Book Title: The Book Thief
Author: Markus Zusak
Liesel Meminger loses her brother, and her mother cannot afford to take care of her. She moves into the house of Hans Hubermann and Rosa Hubermann, whose son, it appears, is out at the warfront.
Even if the narrator is a grim element himself, his narration is fluid, and the characterisation of death as a person is touching, charming and simply beautiful. The philosophical thoughts are not overtly suggestive of a holier-than-thou intellectual perspective, but really walk the mile with you, as you articulate the pains of your own mind.
The story is set in Nazi Germany, around the beginnings of World War II. On the way to her new home, Liesel sees her younger brother die and be buried, at which time she steals her first book – The Gravedigger’s Handbook. When she arrives at her new home, she is haunted by nightmares, and the gentle Hans Hubermann reads her to sleep. With time, Liesel’s new home becomes home to a young Jewish lad, who is escaping the clutches of the ruthless Nazi regime. Liesel befriends her neighbour, Rudy Steiner, who loved the idea of being Jesse Owens – so much so that he painted himself with grease and ran miles, barefoot.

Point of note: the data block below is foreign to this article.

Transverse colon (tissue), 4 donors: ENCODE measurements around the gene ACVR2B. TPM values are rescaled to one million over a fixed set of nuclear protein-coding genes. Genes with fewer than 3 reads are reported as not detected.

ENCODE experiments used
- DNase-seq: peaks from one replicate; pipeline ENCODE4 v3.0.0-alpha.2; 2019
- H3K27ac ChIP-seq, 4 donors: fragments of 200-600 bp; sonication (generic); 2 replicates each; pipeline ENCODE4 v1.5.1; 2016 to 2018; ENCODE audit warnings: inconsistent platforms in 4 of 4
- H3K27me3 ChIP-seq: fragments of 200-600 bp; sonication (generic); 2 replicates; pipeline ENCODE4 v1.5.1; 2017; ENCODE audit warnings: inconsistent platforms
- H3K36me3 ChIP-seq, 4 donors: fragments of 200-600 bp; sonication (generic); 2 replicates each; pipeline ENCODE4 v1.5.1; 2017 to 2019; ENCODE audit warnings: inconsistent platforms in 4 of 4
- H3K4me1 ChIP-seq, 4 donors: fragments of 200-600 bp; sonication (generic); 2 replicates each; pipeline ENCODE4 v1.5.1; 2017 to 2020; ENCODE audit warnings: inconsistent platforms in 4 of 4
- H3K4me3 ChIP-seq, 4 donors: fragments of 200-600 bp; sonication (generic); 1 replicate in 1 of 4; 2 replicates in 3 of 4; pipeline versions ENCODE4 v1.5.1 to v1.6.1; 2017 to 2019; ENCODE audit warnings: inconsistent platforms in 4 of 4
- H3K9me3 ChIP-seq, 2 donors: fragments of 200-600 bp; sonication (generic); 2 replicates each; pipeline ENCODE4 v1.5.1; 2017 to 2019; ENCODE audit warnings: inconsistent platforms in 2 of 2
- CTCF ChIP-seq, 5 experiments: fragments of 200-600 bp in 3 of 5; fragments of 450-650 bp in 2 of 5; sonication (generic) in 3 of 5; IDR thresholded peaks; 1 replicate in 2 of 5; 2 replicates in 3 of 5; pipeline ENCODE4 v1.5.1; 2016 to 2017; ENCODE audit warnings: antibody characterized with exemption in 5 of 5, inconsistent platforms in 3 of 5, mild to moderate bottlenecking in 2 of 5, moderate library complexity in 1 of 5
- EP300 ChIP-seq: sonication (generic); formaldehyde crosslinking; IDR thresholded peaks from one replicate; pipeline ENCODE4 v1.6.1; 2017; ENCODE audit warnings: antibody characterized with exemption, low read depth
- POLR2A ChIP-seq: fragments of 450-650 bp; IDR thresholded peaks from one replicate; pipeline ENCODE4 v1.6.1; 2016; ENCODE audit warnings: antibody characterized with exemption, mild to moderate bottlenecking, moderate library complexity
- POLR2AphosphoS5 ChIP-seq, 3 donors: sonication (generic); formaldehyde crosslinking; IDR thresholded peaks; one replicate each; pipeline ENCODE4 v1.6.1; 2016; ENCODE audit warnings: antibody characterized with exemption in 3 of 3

The Book Thief has powerful undercurrents. The trauma of loss. The joy of finding love. The greater joy of returning love. The power of kindness. The strength in words. The subtleties and complexities of being a human. The perception of death. The need to overcome personal conflicts in the face of greater social and political conflicts. The rendition of Germany in the Second World War without indulging in mainstream reiterations. The Book Thief wakes you up to a contemporary reality with a story from the past. The lingering melancholy is overpowering, as is the strength and truth in every sentence.
Markus Zusak has weighed every word.